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‘Divorce’ The Indian implication

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A friend called up today morning, in a choked voice he blurts I’m getting divorced. Amidst shock and tears running amok, the ground realities of relationships hits one really hard, in the finality of a tone that is spent in the courtyards of separations. An Indian divorce like divorces world wide is nasty and heart wrenching and yet it is perhaps different in many other counts, especially because of its social significance, in a society that has still bound it with stigma.
 
 
The question that buzzes around my head is, do we as generation next take our relationships too much for granted and be flippant about them. It is perhaps not until many of us realise the value of what we have.
 
As in most cases it is the child involved who shall perhaps suffer the most, not because a child cannot survive without either the mother or the father as an entity, but having known both halves of what a so called family comprises, she/he shall be torn perhaps for the rest of her life and wonder why and what went wrong.
 
For those who advocate divorce in loud voices, there are perhaps thousands of Indian men and women who avoid the ‘D’ word like plague simply because of it’s social calamities in a country like ours where there is a social stigma attached to a divorcee. Like many other aspects of Indian society men have it easier here too at least in matters of re-marriage and social stigma. I have known of men marrying more than once after divorcing for the first time and still have an ‘arranged marriage’, with pretty girl’s queuing up to get married, seemingly the be all and end all of the Indian social system. I have nothing against re marriage but wouldn’t it be nice if the same rules would apply to women too?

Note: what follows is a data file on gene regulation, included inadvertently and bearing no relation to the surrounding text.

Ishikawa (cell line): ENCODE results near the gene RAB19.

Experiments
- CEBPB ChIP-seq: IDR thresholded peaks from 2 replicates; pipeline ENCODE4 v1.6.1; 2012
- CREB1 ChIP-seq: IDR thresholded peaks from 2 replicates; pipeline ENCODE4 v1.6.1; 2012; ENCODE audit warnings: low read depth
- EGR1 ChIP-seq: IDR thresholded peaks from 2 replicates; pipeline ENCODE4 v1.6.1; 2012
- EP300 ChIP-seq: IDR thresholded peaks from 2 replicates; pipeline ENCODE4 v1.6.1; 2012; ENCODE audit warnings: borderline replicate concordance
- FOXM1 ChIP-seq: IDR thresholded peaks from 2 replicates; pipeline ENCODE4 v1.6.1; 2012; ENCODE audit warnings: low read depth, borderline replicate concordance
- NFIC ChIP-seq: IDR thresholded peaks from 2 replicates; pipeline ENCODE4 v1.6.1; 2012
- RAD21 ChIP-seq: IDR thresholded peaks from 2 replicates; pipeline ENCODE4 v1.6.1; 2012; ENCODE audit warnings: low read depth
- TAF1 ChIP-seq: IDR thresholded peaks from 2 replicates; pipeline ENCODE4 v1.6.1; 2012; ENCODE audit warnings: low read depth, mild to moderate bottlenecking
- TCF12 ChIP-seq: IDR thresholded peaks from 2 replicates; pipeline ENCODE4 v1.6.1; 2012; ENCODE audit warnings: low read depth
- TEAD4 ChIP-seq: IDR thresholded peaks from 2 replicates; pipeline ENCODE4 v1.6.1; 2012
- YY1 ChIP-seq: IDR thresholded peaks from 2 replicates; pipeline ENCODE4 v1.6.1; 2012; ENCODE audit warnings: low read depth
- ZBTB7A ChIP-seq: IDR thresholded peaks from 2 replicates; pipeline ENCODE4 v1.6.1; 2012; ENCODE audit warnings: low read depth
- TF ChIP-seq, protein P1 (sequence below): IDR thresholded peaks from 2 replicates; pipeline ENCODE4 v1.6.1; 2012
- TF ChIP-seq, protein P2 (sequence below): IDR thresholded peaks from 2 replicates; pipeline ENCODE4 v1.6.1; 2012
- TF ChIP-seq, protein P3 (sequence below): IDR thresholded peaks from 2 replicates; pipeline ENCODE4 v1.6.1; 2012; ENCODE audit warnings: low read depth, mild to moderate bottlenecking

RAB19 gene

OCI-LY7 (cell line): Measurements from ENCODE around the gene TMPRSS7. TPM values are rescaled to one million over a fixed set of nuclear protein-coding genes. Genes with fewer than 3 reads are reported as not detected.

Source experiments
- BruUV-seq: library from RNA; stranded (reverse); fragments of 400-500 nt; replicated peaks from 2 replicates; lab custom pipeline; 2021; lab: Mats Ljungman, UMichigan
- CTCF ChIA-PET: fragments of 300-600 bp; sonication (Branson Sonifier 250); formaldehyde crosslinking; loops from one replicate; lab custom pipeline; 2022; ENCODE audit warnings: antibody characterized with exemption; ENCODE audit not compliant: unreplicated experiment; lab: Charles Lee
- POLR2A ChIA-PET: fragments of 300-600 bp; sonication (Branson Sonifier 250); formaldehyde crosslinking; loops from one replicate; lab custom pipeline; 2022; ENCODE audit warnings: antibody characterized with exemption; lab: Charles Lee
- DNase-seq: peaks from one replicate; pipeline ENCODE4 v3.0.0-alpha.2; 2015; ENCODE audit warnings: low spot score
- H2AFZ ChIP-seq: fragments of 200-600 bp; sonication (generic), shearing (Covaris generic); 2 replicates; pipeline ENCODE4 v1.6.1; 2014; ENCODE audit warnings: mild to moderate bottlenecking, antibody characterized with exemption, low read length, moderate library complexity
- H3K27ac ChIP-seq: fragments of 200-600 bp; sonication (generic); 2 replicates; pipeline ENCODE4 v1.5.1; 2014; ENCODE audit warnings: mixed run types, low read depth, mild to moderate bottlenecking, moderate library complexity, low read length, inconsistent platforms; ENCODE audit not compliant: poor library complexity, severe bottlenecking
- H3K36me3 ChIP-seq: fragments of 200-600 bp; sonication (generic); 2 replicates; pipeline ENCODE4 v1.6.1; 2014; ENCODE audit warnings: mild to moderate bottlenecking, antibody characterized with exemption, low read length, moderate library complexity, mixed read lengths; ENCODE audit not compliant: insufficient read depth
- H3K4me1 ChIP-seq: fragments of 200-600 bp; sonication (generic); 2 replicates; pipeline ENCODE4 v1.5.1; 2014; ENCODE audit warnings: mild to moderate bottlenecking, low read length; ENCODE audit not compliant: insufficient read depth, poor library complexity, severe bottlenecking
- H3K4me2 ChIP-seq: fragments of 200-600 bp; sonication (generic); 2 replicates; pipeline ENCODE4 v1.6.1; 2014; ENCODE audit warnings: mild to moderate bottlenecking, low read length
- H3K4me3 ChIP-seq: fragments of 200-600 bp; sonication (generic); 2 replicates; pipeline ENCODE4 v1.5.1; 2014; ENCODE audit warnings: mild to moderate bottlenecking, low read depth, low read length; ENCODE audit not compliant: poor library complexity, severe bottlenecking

The pain that both man and woman go though in a divorce, brings forth the question, is marriage really worth it? If marriages are no longer what they used to be, then why go through the whole razmataz of a marriage at all. As a generation and a country we are perhaps going through a transitional phase where many of us have learnt to speak out and think in ways that generation ‘BEFORE’ never did and hence face problems that gen BEFORE never had. It is no surprise that many couples chose to live-in today because they couldn’t really be bothered with the formalities that most Indian marriages entail. Perhaps for the better or worse, marriage as an institution itself is going through a phase of experimentation where couples often separate, live their own lives and at times as they grow older even come together yet again to renew their wows. All in all perhaps the Indian marriage faces the same flux that every society goes through in its transition phases.
 
Yet in spite of all the theorising, the rationalising of the good, bad and ugly that perhaps things were not meant to be or that one would perhaps be better off being alone....the tears the stupid tears they just refuse to listen. To all those small eyes that look out in confused wonder at adults playing their lynching games...A prayer of HOPE for you.

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